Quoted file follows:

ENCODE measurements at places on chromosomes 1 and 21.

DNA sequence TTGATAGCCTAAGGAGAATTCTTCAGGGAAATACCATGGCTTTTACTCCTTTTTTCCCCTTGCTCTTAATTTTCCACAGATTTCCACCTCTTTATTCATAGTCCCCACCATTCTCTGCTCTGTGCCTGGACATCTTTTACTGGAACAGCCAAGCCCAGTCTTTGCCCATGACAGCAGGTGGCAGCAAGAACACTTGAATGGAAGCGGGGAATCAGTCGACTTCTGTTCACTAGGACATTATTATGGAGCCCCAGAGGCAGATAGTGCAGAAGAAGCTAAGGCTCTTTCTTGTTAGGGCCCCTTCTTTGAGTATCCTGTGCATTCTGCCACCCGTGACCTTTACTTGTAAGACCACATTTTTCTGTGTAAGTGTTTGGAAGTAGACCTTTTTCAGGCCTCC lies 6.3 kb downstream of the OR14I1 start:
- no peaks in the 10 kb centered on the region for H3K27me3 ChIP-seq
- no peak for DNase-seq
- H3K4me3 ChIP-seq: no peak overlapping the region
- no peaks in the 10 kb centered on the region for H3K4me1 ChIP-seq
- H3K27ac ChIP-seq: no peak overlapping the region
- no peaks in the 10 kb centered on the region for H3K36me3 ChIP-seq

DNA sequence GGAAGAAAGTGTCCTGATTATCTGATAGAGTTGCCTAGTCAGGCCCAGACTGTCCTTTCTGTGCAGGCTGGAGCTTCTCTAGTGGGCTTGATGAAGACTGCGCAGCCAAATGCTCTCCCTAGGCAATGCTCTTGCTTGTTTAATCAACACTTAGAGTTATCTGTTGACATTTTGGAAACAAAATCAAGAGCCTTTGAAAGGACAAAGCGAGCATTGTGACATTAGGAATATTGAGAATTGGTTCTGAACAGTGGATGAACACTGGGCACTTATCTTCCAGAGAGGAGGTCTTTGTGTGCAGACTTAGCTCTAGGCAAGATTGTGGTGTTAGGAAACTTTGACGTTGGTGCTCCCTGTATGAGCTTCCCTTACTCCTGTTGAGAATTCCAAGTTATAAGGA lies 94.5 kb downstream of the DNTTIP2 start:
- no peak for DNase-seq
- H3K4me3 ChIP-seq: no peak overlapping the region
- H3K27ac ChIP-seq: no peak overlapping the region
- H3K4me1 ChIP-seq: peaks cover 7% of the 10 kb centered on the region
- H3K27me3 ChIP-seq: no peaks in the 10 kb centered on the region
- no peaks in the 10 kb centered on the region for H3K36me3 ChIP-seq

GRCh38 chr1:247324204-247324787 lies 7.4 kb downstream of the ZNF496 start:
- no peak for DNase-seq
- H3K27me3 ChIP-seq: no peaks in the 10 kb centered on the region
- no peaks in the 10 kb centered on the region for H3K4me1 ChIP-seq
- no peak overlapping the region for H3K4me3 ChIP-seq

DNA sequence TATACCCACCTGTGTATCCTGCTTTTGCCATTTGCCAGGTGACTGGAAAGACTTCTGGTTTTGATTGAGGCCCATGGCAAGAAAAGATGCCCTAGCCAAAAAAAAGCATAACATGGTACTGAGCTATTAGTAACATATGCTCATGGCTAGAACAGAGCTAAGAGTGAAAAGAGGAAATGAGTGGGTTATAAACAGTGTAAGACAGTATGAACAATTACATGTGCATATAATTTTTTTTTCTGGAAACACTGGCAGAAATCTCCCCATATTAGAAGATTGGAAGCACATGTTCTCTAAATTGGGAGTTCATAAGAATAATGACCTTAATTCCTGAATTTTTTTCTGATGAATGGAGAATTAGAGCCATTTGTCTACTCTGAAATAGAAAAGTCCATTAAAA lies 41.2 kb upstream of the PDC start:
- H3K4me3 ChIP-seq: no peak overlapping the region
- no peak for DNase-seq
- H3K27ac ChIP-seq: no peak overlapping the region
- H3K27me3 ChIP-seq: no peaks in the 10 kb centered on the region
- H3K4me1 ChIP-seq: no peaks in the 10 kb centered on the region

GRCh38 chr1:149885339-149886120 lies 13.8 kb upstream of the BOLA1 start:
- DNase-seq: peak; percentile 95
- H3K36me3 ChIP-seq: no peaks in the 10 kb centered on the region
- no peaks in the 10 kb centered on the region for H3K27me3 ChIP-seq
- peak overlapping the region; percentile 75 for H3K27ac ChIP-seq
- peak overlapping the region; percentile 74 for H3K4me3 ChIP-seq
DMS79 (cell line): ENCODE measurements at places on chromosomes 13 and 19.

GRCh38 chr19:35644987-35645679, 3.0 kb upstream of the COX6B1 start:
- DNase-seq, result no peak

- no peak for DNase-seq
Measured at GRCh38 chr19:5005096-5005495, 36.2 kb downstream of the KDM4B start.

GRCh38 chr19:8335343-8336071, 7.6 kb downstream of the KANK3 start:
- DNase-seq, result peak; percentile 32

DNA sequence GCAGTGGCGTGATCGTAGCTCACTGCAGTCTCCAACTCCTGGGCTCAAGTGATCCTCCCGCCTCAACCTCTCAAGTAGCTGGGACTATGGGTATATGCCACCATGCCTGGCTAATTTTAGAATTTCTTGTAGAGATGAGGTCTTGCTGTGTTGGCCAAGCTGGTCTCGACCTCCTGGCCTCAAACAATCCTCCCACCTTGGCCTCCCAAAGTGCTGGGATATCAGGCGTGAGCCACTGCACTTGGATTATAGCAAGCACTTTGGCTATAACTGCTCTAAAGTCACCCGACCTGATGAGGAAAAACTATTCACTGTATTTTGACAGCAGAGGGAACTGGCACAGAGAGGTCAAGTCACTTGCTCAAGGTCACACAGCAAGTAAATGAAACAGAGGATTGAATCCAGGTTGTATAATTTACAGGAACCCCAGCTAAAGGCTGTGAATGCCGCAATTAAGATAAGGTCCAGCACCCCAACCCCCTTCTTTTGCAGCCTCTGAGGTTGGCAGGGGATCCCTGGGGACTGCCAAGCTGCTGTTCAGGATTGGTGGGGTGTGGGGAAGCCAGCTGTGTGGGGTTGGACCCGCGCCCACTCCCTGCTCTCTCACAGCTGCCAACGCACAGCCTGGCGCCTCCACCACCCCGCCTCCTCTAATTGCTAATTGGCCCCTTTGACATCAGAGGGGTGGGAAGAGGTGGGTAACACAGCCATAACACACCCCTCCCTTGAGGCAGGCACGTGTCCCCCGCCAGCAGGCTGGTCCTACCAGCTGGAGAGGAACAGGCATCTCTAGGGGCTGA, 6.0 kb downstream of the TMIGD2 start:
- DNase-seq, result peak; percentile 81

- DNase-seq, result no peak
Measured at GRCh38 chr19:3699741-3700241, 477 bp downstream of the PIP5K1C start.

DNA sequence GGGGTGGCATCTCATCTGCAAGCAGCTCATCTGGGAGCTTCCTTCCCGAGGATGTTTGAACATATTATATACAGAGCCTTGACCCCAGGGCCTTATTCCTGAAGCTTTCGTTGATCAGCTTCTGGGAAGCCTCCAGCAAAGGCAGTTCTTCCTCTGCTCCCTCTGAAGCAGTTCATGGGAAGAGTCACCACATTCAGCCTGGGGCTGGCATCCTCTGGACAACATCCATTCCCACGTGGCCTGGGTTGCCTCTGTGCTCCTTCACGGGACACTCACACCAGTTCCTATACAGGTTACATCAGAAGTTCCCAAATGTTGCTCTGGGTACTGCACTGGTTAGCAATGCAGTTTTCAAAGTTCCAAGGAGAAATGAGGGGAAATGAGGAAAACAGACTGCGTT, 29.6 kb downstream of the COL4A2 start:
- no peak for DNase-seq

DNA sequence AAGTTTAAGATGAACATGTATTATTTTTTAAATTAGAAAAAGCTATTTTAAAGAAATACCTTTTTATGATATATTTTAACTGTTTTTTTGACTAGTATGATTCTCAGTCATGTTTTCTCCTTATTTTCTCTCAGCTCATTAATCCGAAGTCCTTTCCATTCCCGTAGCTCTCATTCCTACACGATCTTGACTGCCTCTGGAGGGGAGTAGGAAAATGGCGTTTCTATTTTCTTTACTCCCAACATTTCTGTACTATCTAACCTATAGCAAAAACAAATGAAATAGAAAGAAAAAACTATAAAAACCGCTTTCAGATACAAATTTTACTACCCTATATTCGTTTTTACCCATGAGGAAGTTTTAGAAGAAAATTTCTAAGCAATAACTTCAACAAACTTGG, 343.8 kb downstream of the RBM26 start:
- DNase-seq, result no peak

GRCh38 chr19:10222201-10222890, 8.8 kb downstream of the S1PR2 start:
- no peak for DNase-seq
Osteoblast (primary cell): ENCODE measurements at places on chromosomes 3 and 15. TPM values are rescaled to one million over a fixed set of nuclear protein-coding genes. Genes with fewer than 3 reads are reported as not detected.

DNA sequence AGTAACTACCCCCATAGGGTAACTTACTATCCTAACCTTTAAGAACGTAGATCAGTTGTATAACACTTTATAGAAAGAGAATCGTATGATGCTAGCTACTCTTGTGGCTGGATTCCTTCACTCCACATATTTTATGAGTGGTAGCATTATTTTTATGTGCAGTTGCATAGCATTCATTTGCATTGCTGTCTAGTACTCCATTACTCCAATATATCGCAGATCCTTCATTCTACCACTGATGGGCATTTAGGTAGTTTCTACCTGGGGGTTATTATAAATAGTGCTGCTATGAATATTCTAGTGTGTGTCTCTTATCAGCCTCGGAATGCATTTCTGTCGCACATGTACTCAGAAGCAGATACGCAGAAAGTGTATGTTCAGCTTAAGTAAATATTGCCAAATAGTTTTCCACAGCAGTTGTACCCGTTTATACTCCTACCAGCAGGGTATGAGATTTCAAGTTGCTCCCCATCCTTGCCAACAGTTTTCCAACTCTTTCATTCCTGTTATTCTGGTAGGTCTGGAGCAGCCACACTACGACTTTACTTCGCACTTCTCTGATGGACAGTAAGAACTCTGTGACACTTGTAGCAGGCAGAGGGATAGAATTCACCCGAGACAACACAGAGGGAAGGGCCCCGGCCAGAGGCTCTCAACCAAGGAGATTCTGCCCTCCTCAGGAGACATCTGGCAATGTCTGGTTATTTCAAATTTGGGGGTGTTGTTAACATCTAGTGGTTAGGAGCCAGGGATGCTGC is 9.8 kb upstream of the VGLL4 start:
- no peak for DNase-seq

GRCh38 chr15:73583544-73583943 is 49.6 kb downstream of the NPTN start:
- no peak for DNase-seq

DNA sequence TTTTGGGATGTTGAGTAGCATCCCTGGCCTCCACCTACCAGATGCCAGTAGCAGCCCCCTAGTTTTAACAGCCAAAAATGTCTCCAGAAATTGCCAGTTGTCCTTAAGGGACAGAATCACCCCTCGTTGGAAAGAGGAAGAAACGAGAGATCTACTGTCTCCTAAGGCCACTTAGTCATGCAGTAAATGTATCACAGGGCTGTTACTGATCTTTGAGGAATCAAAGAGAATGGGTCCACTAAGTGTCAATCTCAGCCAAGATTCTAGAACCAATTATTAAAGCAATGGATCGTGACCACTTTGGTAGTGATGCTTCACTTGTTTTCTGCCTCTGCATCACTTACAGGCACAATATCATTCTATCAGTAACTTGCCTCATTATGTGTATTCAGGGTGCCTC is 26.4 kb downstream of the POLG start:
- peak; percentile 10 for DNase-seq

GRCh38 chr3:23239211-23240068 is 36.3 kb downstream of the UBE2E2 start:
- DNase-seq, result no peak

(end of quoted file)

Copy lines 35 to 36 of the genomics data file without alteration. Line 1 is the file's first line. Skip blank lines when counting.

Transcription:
- DNase-seq, result no peak

- no peak for DNase-seq